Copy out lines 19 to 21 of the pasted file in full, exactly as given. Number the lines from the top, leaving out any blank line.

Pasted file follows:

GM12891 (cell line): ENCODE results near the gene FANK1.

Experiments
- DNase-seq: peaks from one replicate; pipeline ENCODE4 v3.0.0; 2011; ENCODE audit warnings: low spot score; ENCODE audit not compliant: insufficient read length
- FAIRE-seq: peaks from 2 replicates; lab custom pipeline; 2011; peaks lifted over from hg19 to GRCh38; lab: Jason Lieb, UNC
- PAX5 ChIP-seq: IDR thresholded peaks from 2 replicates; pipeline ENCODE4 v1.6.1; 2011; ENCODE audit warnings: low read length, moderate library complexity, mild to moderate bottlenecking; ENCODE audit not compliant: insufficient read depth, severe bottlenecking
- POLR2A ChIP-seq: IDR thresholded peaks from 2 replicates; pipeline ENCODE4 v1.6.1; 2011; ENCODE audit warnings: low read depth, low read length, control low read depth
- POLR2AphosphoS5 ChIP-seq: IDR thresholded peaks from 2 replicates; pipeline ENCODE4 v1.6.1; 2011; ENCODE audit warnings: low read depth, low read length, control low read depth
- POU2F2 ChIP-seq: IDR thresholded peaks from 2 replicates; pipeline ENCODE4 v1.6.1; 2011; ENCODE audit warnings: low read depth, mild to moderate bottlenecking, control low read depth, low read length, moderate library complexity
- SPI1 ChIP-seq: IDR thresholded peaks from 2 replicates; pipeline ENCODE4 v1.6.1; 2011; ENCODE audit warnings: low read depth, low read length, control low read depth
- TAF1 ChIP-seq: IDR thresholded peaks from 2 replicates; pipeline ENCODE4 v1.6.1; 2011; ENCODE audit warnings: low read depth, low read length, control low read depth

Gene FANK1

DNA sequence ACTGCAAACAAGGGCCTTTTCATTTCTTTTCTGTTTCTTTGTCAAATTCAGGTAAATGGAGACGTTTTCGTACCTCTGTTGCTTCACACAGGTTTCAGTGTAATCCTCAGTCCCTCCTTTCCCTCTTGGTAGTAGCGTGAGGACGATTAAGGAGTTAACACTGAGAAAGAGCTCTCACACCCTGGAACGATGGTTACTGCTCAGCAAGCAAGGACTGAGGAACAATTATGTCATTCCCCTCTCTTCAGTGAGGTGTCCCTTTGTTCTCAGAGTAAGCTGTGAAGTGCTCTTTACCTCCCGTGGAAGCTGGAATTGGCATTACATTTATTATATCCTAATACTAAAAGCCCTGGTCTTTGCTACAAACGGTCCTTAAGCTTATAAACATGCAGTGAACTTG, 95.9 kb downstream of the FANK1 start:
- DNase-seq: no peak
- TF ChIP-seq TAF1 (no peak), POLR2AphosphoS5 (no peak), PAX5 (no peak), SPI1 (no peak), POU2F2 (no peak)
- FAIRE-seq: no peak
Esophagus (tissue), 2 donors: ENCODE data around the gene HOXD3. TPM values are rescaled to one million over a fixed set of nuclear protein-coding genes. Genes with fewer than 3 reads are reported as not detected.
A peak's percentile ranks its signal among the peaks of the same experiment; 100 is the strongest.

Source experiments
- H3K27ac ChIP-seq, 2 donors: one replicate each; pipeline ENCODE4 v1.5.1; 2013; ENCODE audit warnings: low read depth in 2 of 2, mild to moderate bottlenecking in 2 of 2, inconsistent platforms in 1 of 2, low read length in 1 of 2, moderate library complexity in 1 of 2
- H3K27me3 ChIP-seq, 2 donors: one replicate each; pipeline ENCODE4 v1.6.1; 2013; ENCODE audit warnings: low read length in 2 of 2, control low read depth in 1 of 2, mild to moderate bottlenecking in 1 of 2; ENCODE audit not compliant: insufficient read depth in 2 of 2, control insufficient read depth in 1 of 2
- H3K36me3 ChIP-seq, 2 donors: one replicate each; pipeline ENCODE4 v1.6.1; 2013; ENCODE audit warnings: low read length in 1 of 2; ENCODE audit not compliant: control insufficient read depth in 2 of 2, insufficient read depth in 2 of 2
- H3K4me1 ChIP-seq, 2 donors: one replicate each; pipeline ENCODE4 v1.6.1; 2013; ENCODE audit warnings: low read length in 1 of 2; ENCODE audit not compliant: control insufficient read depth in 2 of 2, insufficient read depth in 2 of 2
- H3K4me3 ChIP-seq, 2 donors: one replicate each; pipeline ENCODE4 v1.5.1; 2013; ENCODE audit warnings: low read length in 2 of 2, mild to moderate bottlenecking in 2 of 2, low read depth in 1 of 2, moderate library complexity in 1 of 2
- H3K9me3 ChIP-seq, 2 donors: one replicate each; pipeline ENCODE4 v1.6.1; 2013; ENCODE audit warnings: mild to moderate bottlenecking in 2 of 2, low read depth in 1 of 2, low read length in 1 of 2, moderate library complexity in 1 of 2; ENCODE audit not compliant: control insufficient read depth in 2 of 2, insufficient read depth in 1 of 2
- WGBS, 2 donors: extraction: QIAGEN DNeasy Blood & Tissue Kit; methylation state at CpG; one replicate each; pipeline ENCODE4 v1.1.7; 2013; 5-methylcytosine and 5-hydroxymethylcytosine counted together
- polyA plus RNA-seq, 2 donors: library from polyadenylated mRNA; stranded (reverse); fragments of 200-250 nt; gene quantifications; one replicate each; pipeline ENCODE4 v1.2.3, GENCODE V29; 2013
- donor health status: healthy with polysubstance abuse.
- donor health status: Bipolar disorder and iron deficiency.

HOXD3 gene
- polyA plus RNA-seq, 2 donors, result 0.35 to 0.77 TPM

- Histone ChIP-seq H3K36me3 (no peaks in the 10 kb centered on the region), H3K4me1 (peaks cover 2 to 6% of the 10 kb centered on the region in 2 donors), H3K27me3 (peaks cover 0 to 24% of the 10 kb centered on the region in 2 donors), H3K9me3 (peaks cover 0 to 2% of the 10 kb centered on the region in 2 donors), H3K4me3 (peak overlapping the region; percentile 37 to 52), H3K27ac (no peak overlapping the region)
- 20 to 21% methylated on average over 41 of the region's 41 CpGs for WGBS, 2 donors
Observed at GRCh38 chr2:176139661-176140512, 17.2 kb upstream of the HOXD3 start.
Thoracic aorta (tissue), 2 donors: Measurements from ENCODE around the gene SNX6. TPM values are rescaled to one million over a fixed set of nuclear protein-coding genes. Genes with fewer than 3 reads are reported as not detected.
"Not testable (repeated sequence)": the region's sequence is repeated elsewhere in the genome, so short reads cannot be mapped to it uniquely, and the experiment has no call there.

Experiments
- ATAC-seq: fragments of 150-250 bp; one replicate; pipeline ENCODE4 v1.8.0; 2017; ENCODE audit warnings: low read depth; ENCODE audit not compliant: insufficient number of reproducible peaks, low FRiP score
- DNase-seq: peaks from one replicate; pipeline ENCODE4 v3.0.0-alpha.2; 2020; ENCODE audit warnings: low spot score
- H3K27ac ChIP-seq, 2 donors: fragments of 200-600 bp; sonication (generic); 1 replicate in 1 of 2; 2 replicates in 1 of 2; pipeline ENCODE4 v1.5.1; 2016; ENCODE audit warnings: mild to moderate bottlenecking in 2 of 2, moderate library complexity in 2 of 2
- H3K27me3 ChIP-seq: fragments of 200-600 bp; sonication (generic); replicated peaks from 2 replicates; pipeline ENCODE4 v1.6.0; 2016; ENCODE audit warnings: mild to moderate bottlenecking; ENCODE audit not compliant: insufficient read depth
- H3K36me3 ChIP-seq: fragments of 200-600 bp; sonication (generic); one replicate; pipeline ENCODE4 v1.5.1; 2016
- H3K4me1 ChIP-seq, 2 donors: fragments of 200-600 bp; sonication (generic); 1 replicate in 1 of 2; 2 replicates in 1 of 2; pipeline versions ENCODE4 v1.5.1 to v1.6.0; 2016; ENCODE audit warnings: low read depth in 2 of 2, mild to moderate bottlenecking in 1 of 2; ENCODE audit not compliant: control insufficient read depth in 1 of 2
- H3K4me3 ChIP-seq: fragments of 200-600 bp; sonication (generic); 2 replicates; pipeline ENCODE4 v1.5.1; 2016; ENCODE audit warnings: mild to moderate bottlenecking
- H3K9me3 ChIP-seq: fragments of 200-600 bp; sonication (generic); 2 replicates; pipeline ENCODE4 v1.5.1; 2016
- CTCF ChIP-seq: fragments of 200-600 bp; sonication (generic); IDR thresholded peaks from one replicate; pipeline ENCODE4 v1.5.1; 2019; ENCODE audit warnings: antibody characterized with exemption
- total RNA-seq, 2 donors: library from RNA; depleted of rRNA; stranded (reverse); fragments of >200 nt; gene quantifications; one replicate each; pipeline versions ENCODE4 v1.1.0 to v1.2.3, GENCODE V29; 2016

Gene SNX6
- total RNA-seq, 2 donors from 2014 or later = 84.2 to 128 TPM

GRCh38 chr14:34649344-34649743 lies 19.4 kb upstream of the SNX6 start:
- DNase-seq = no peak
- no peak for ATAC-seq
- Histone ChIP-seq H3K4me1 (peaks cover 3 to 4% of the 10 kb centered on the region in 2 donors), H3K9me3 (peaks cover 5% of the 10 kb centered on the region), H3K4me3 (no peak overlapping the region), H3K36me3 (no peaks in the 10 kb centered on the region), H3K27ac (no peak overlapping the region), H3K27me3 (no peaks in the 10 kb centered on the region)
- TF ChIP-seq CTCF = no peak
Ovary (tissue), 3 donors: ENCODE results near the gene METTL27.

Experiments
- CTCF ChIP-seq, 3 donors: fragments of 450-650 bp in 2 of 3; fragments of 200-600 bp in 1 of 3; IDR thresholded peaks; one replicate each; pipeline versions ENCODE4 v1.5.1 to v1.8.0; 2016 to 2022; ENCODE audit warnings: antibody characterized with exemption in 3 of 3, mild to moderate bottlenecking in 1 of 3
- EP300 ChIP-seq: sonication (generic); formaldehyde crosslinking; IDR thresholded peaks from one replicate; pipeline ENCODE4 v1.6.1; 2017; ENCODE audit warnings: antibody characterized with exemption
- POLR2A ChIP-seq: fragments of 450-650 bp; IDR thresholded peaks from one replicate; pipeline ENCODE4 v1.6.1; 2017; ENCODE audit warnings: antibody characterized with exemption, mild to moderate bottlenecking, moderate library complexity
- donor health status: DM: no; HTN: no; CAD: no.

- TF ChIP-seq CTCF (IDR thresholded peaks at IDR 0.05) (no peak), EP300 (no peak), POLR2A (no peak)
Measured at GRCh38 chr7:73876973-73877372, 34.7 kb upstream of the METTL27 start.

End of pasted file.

- H3K27ac ChIP-seq, 2 donors: one replicate each; pipeline ENCODE4 v1.5.1; 2013; ENCODE audit warnings: low read depth in 2 of 2, mild to moderate bottlenecking in 2 of 2, inconsistent platforms in 1 of 2, low read length in 1 of 2, moderate library complexity in 1 of 2
- H3K27me3 ChIP-seq, 2 donors: one replicate each; pipeline ENCODE4 v1.6.1; 2013; ENCODE audit warnings: low read length in 2 of 2, control low read depth in 1 of 2, mild to moderate bottlenecking in 1 of 2; ENCODE audit not compliant: insufficient read depth in 2 of 2, control insufficient read depth in 1 of 2
- H3K36me3 ChIP-seq, 2 donors: one replicate each; pipeline ENCODE4 v1.6.1; 2013; ENCODE audit warnings: low read length in 1 of 2; ENCODE audit not compliant: control insufficient read depth in 2 of 2, insufficient read depth in 2 of 2